- Stu Horvath
Disney’s John Carter was an all-around disaster; that is, except for the film itself. I am an unabashedly biased Disney fanboy, but it doesn’t take a doctorate in marketing to realize the immensity of the mistake made by the House of Mouse’s ad team. First and foremost, why the hell did the “of Mars” need to be cut loose? When did outer space and interplanetary travel become so unsavory? I mean, just because Mars Needs Moms was actually horrible and featured the word in question doesn’t warrant it being struck from all human record! When you’re making a science fiction film based on a classic science fiction novel, there’s no reason to hide that. They spent all that money and made a pretty damn good product, and then inexplicably shit the bed with the easy part. Disney knows how to sell their products; in fact, there probably isn’t anyone better. John Carter (of Mars, dammit!) was one of my favorite films of the year, but the combination of people not giving two shits and the lack of advertising was astounding. I still have a hard time processing it when I read that Disney lost money on this movie. Next time you see Andrew Stanton, give him a big hug.
– Erik Weinbrecht
A lot of disappointing and cynical stories came out of DC Entertainment in 2012. I’m just going to list them.
Someone at the company decided to post an “obituary” for industry legend, Joe Kubert. The only problem was that it was thinly veiled hype copy for a book that Mr. Kubert was inking. Thankfully, someone at DC took it down and replaced it with something far more appropriate and respectful.
There is a certain prequel that’s being published right now. It’s very existence is, at best, cynical and at worst, reprehensible.
The Gail Simone Batgirl kerfuffle.
The original graphic novel, Batman: Earth One, ends with Batman losing a fight to the Penguin, only to be saved when Alfred busts down the door brandishing a shotgun. Alfred proceeds to fire the shotgun, blasting the antagonist in the chest. The resultant power of the shotgun blast propels the dastardly corpse through a plate glass window. A gun-wielding ally saved Batman. Yeah, OK. That stunk up Dark Knight Rises too.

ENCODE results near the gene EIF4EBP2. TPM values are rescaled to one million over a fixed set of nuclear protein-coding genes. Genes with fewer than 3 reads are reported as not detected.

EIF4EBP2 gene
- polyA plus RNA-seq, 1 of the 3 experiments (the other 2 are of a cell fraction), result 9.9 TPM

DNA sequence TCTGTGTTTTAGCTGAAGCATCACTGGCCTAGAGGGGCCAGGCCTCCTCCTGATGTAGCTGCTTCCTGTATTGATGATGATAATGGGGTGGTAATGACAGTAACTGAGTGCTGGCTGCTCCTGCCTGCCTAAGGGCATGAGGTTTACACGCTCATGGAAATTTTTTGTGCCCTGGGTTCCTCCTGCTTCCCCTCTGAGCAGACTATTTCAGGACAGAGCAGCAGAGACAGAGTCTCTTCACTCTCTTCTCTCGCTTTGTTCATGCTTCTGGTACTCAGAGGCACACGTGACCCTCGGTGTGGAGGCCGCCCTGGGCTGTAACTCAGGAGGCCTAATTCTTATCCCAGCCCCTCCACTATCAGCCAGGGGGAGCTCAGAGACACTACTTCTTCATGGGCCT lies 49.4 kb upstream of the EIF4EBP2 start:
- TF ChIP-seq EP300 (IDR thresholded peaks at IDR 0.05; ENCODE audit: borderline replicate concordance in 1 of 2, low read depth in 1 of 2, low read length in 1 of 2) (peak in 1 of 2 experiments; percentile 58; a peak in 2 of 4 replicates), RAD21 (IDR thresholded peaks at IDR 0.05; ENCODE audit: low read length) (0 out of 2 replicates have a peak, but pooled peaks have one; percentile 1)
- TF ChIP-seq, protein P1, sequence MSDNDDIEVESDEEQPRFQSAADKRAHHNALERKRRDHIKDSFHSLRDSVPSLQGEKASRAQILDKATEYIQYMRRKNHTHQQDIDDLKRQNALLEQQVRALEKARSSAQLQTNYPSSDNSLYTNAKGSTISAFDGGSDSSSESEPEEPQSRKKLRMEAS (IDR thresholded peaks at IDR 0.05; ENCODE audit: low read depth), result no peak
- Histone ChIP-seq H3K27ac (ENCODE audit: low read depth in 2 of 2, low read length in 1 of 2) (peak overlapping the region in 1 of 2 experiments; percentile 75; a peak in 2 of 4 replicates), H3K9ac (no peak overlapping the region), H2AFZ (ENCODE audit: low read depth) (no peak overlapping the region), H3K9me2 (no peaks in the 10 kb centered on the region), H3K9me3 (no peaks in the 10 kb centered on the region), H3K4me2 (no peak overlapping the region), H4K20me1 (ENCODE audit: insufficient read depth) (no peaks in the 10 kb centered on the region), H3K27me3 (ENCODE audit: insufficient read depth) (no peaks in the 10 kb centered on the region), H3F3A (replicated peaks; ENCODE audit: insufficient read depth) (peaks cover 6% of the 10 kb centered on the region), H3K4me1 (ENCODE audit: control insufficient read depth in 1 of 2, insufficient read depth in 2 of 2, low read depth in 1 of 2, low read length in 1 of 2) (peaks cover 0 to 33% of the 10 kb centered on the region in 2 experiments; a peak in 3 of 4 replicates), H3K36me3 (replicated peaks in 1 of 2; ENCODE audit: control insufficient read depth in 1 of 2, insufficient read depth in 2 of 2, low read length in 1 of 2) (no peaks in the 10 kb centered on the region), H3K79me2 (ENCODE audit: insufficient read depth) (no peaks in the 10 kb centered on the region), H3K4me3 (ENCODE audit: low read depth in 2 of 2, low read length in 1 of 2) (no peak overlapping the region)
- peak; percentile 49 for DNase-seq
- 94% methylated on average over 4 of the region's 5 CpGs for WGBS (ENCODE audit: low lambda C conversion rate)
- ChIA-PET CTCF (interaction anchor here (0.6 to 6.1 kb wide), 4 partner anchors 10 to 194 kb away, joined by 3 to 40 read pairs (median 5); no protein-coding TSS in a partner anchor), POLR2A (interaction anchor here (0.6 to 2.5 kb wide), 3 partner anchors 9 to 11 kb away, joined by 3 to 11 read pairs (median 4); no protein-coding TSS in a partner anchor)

Superman, Green Arrow and Savage Hawkman are on their, what, third creative switch ups in a year?
Karen Berger is leaving the company.
On the plus side though, Spaceman and Animal Man were consistently good comics. Wesley Willis popped up in Wonder Woman. The powers that be at DC listened to the fans and put Gail Simone back on Batgirl. Grant Morrison is still on Batman Inc. for a few more issues. Shelly Bond was promoted to Executive Editor at Vertigo and 2013 will see Scott Snyder and Jim Lee on a Superman comic. So, it’s not all doom and gloom. The good is good, the mediocre is thoroughly so and the bad is baaaaaaad. Hopefully, 2013 will be a better year for DC Entertainment.
– Ian Gonzales
It all started with 14% less hockey-related revenue for National Hockey League (NHL) players and now it’s come to class action lawsuits. As current labor rules expired this year, the NHL and NHL Players’ Association (NHLPA) just couldn’t come to an agreement on renewed terms, particularly on the issue of a decrease for players’ revenue cut from 57% to, originally, 43%. Hockey fans across North America have had their moments of hope, the potential renegotiation meetings, then the subsequent setbacks, and now a gloves-down courtroom brawl. Daly of the NHL says that the player contract cap is the “hill we’ll die on”, an encouraging note for all the would-be Malkins and Crosbys who just want the meetings to end.
– Dan Crabtree
The Shitty Things Nature Does
Mother Nature did her worst this year when she ravaged the U.S. Northeast coastline with Hurricane Sandy. The financial cost of rebuilding public transit systems, rebuilding homes and reinstalling basic infrastructure in neighborhoods in New York alone totals $42 billion according to New York Governor Cuomo. More than 100 people lost their lives to the storm as well. It’s not that America is any stranger to natural disaster on this scale, but the long process of rebuilding ahead that makes this one of the worst events in 2012.
– Dan Crabtree
The Shitty Things We Do to Each Other
The shootings in Aurora and Newtown weren’t the first mass shootings in this country and, sadly, they probably won’t be the last. In the aftermath of each, we as a people have struggled to come to grips with the loss of human life. We endure the endless debates about gun control and mental health counseling on the news – and see our friends tear into each other over the same topics on Facebook. And we hear pundits attempt to blame it all on the violence in movies, videogames and comics. All the things we here at Unwinnable hold dear. All the things we turn to when the real world doesn’t make much sense to us. There are times when those things fail us, but never that horribly, no matter what the talking heads want to believe.
– Don Becker